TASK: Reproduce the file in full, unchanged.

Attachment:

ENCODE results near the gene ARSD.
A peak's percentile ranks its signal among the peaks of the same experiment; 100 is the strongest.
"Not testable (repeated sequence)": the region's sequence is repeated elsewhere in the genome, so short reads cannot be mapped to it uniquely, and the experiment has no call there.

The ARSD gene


ENCODE results near the gene ARSD.
A peak's percentile ranks its signal among the peaks of the same experiment; 100 is the strongest.
"Not testable (repeated sequence)": the region's sequence is repeated elsewhere in the genome, so short reads cannot be mapped to it uniquely, and the experiment has no call there.

The ARSD gene